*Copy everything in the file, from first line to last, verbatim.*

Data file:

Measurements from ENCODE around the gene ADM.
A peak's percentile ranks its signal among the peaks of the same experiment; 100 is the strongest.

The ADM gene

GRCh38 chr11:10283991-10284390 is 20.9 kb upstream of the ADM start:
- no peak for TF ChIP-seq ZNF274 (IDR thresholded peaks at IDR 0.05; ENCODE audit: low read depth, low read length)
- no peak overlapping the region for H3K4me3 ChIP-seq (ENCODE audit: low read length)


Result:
Measurements from ENCODE around the gene ADM.
A peak's percentile ranks its signal among the peaks of the same experiment; 100 is the strongest.

The ADM gene

GRCh38 chr11:10283991-10284390 is 20.9 kb upstream of the ADM start:
- no peak for TF ChIP-seq ZNF274 (IDR thresholded peaks at IDR 0.05; ENCODE audit: low read depth, low read length)
- no peak overlapping the region for H3K4me3 ChIP-seq (ENCODE audit: low read length)